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phenomenalism

[fi-nom-uh-nl-iz-uh m]
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noun Philosophy.
  1. the doctrine that phenomena are the only objects of knowledge or the only form of reality.
  2. the view that all things, including human beings, consist simply of the aggregate of their observable, sensory qualities.
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Origin of phenomenalism

First recorded in 1860–65; phenomenal + -ism
Related formsphe·nom·e·nal·ist, nounphe·nom·e·nal·is·tic, adjectivephe·nom·e·nal·is·ti·cal·ly, adverb
Dictionary.com Unabridged Based on the Random House Unabridged Dictionary, © Random House, Inc. 2018

Examples from the Web for phenomenalism

Historical Examples

  • In other words, is Kants position subjectivism or phenomenalism?

    A Commentary to Kant's 'Critique of Pure Reason'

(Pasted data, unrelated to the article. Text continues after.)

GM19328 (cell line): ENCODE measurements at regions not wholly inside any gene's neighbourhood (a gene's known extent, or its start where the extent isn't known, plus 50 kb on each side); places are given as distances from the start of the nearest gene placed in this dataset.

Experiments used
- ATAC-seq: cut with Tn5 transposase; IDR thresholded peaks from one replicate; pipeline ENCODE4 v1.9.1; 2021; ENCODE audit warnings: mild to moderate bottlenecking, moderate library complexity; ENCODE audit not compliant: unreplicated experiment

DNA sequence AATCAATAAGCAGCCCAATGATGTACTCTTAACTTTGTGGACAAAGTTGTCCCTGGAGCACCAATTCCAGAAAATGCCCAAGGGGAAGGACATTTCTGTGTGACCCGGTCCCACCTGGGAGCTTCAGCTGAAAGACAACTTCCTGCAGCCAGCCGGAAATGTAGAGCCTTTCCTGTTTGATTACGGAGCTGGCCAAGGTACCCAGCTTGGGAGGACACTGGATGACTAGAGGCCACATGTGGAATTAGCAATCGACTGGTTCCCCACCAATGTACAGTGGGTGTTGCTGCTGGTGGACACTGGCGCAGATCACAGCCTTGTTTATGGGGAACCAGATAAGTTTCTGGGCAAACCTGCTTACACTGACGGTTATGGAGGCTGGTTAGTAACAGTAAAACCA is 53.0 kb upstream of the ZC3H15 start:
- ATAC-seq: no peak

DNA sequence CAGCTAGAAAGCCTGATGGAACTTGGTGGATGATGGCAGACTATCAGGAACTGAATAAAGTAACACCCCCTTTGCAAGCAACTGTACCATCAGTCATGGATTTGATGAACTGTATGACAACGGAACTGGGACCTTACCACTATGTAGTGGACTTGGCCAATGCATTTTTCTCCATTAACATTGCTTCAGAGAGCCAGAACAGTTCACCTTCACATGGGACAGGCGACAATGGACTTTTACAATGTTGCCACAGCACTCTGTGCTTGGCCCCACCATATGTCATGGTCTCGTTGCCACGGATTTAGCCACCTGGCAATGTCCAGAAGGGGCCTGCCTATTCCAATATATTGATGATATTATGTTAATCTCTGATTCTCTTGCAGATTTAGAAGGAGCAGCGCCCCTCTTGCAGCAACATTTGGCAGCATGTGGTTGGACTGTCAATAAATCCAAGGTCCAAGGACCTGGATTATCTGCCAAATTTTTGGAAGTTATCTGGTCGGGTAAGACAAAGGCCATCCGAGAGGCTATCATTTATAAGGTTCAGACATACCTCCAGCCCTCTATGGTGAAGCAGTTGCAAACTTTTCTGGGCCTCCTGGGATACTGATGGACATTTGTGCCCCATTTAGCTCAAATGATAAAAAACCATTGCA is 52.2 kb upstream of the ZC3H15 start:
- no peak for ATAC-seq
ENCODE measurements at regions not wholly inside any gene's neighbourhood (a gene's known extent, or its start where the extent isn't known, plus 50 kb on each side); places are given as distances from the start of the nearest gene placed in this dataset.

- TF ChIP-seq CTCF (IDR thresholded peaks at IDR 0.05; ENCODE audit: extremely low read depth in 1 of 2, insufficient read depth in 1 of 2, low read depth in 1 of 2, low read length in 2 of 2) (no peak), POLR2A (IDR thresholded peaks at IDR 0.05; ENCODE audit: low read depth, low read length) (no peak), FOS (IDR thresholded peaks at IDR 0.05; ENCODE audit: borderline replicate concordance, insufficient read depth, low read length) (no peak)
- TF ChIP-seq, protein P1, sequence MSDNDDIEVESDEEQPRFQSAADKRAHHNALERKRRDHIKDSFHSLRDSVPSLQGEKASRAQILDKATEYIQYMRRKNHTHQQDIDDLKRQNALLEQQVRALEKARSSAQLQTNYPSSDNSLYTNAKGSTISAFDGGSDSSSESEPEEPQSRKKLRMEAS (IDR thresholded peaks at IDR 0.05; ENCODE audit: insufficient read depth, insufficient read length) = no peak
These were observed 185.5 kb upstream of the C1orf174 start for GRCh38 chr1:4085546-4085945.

Norman Kemp Smith

  • In so far as subjectivism reduces reality to states of knowledge, such as perceptions or ideas, it is phenomenalism.

    The Approach to Philosophy

    Ralph Barton Perry

  • Similarly a phenomenalism, like that of Hume, takes immediate presence to sense as the norm of being and knowledge.

    The Approach to Philosophy

    Ralph Barton Perry

  • But he differs both from Malebranche and from Hume in that he develops his phenomenalism on rationalist lines.

  • Kants Critical position is more correctly described as phenomenalism than as subjectivism.


British Dictionary definitions for phenomenalism

phenomenalism

noun
  1. philosophy the doctrine that statements about physical objects and the external world can be analysed in terms of possible or actual experiences, and that entities, such as physical objects, are only mental constructions out of phenomenal appearancesCompare idealism (def. 3), realism (def. 6)
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Derived Formsphenomenalist, noun, adjectivephenomenalistically, adverb
Collins English Dictionary - Complete & Unabridged 2012 Digital Edition © William Collins Sons & Co. Ltd. 1979, 1986 © HarperCollins Publishers 1998, 2000, 2003, 2005, 2006, 2007, 2009, 2012

Word Origin and History for phenomenalism

n.

1865 (John Grote), from phenomenal + -ism. Related: Phenomenalist.

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Online Etymology Dictionary, © 2010 Douglas Harper